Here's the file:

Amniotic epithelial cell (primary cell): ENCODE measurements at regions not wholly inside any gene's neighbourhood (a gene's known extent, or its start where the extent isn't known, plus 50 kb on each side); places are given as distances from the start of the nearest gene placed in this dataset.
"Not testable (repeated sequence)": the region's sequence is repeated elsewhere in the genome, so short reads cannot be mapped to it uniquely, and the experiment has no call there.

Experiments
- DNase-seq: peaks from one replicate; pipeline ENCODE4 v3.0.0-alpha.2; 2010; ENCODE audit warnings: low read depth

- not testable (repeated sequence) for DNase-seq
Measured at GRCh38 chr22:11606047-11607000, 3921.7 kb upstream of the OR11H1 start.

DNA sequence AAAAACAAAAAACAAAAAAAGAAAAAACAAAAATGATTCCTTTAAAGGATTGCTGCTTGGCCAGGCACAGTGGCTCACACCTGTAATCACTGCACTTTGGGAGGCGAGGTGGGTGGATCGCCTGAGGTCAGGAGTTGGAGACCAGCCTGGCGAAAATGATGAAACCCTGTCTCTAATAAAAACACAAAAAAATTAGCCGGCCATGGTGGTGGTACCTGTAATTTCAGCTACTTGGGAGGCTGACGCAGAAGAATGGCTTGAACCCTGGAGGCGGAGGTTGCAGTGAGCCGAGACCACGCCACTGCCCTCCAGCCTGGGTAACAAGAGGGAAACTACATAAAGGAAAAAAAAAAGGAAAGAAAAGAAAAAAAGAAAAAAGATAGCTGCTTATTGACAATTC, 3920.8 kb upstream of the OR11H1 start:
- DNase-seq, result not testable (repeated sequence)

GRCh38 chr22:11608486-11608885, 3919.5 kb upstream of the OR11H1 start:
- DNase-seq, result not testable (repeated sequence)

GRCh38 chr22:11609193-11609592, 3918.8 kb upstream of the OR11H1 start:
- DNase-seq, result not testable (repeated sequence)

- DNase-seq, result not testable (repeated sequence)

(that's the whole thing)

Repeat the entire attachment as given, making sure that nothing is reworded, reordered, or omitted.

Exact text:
Amniotic epithelial cell (primary cell): ENCODE measurements at regions not wholly inside any gene's neighbourhood (a gene's known extent, or its start where the extent isn't known, plus 50 kb on each side); places are given as distances from the start of the nearest gene placed in this dataset.
"Not testable (repeated sequence)": the region's sequence is repeated elsewhere in the genome, so short reads cannot be mapped to it uniquely, and the experiment has no call there.

Experiments
- DNase-seq: peaks from one replicate; pipeline ENCODE4 v3.0.0-alpha.2; 2010; ENCODE audit warnings: low read depth

- not testable (repeated sequence) for DNase-seq
Measured at GRCh38 chr22:11606047-11607000, 3921.7 kb upstream of the OR11H1 start.

DNA sequence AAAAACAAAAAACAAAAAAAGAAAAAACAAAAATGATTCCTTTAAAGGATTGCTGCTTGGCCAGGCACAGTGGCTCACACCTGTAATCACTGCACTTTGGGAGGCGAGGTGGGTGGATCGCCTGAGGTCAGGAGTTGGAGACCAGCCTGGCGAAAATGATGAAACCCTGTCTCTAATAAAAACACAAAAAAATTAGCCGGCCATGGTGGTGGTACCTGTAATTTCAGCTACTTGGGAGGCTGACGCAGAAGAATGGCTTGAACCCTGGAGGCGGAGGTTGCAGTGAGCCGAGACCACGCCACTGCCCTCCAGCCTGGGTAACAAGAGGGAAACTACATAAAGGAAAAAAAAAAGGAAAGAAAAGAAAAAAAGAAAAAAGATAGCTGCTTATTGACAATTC, 3920.8 kb upstream of the OR11H1 start:
- DNase-seq, result not testable (repeated sequence)

GRCh38 chr22:11608486-11608885, 3919.5 kb upstream of the OR11H1 start:
- DNase-seq, result not testable (repeated sequence)

GRCh38 chr22:11609193-11609592, 3918.8 kb upstream of the OR11H1 start:
- DNase-seq, result not testable (repeated sequence)

- DNase-seq, result not testable (repeated sequence)